Tue, Dec 14, 2010 - Page 8 News List

Understanding historical memory

By Yeh Hung-ling 葉虹靈

According to recent overseas news reports, Russian President Dmitry Medvedev has declared himself intent on continuing the process of de-Stalinization. He has said on several occasions that although Josef Stalin made contributions, the crimes he committed against his own people should not be forgiven. Medvedev’s opinion is clearly at variance with that of Russian Prime Minister Vladimir Putin, who served 17 years in the KGB. Russian society’s divided historical memories of the former Soviet ruler can seem rather familiar to us in Taiwan.

Stalin’s Great Purge, which claimed several million victims, is regarded by historians as one of history’s darkest periods. Nevertheless, in many people’s minds Stalin was a national hero who defended the Soviet Union against invasion by Nazi Germany and who governed the country in a very effective way. This year, as Russia solemnly celebrates the 65th anniversary of victory in World War II, the question of Stalin’s contributions and failings has once again become a focus of discussion.

The Moscow city government reportedly planned to include Stalin’s name and photographs in exhibitions and street decorations connected with the anniversary. The Russian Communist Party and other left-wing groups warmly welcomed this idea, encouraging people to think of Stalin as a founding father, thinker and patriot.

Human rights groups, on the other hand, strongly opposed the idea, saying that displaying posters that included Stalin’s portrait would be disrespectful to the victims of his despotic regime. The organizers responded that their intention was not to make propaganda on Stalin’s behalf, but simply to display historical photographs. They said that the international community recognized the Soviet people as the victors, while Stalin was the nation’s leader at the time. They pointed out that some of the photos were of Stalin meeting with then US president Franklin Roosevelt and then British prime minister Winston Churchill at the Tehran and Yalta conferences, and that surely Stalin could not be deleted from such pictures.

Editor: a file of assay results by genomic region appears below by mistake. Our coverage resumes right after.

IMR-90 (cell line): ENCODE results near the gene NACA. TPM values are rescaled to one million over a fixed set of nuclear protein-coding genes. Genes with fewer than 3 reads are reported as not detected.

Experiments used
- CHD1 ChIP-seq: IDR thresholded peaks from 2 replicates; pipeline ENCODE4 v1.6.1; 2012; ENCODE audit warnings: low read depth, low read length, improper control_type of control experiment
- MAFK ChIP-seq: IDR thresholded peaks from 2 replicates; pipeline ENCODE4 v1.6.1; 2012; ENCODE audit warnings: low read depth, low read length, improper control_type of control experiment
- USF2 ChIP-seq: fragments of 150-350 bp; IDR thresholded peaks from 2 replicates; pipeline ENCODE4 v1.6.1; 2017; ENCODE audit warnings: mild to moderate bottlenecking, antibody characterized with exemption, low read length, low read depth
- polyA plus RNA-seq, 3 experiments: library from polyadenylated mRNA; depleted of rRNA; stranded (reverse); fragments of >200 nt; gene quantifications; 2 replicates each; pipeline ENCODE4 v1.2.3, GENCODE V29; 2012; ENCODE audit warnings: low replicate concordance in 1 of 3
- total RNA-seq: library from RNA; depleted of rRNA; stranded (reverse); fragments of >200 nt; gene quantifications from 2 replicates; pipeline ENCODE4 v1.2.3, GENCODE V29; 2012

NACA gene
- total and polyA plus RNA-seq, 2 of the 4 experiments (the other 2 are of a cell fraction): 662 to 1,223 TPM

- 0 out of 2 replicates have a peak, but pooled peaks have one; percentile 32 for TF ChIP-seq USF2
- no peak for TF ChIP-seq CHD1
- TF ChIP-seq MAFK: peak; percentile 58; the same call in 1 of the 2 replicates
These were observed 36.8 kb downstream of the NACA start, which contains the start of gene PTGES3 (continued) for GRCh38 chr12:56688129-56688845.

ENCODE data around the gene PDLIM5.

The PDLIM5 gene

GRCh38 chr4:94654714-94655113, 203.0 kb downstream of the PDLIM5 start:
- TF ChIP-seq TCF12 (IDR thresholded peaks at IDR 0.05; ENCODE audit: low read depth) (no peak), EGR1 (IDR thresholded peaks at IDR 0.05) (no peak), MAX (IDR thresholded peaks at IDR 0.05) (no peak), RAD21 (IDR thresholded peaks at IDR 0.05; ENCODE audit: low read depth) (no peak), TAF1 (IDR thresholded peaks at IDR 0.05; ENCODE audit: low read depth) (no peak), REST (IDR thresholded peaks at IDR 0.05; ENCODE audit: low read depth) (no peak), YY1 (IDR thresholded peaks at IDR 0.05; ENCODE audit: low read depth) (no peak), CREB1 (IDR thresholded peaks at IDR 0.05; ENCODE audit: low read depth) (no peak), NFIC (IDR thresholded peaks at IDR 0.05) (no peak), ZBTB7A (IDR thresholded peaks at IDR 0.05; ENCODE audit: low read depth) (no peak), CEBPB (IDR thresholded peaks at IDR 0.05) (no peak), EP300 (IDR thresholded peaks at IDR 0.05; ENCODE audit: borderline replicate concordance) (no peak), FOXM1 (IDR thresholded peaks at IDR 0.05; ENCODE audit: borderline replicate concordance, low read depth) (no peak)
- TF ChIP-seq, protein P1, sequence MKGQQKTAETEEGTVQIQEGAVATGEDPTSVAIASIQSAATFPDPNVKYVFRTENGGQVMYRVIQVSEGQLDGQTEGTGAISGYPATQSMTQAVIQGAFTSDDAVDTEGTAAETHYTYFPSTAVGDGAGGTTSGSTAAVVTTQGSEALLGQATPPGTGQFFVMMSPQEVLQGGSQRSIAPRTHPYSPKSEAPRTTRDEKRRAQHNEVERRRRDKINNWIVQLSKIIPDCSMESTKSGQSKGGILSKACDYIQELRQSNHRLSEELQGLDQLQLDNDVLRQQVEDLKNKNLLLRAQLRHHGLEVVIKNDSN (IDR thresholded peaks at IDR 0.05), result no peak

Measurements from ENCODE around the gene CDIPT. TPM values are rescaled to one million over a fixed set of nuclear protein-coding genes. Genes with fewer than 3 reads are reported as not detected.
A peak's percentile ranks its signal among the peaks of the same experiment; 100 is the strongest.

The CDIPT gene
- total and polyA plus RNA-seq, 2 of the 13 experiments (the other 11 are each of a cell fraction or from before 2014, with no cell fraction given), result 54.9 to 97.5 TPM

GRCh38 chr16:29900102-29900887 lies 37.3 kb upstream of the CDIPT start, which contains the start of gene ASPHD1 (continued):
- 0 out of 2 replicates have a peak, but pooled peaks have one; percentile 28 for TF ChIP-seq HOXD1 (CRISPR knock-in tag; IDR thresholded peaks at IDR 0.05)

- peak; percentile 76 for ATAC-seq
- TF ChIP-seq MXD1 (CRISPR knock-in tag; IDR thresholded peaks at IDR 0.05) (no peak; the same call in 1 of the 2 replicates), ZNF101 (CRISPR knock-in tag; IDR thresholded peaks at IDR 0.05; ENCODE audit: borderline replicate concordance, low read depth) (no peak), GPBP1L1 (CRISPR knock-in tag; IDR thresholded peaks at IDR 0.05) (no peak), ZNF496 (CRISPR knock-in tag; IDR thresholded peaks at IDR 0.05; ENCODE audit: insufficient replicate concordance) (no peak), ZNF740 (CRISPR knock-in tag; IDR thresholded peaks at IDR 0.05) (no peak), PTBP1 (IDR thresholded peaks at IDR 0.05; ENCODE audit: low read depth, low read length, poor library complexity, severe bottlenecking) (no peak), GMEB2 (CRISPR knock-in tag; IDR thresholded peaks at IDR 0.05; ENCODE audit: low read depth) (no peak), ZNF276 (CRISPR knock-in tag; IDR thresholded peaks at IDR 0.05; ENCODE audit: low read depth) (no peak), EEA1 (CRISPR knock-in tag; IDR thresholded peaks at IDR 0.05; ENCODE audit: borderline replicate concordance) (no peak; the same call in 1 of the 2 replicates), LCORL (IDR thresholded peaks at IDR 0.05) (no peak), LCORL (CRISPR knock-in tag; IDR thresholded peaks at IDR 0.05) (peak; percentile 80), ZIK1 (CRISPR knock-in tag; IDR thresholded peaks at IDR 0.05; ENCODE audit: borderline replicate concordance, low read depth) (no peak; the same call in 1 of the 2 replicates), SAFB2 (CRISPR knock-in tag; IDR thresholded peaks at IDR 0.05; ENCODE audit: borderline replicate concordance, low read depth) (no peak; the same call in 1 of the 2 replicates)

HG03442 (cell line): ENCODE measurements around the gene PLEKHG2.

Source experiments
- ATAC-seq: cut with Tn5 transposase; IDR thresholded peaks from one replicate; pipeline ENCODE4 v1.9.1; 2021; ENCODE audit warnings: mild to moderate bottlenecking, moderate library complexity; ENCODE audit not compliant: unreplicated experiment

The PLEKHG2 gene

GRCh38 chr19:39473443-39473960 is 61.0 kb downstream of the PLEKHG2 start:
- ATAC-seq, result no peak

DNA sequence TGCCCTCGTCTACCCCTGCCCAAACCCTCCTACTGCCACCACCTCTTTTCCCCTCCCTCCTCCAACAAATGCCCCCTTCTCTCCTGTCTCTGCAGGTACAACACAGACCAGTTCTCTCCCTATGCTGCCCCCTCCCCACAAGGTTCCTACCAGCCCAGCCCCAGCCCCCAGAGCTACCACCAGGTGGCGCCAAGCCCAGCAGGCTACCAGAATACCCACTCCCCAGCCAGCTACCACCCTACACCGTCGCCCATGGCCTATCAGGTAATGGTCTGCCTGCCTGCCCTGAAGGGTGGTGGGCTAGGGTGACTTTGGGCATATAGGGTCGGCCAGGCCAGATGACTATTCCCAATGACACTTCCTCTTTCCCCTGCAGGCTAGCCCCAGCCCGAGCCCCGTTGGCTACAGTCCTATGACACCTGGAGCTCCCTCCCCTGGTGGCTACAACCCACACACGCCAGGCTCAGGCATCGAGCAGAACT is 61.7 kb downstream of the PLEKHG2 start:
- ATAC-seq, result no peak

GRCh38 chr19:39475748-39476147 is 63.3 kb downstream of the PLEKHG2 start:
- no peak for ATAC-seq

The question of how to evaluate Stalin has long been a thorny issue in Russia. In a television poll conducted this year to choose historical heroes, Stalin got the third highest number of votes, and history books that seek to rationalize his oppression continue to be published.

Last year Medvedev warned the public not to exaggerate Stalin’s achievements. He urged people to always remember the millions of Soviet people who suffered and died under Stalin’s rule, and criticized efforts to absolve the despotic regime of its responsibility.

As Medvedev put it, “Even now we can hear voices saying that those numerous deaths were justified by some supreme goals of the state. I am convinced that no development of a country, no success or ambitions can be achieved through human grief and losses.”

Medvedev also expressed -concern that as many as 90 percent of young people could not name one famous people who suffered or died as a result of political repression.

Further steps planned by Medvedev may include fully declassifying the regime’s archives, increasing the compensation paid to victims, tracking down victim’s burial sites, building more museums and memorials, and possibly even enacting laws forbidding the whitewashing of dictators.

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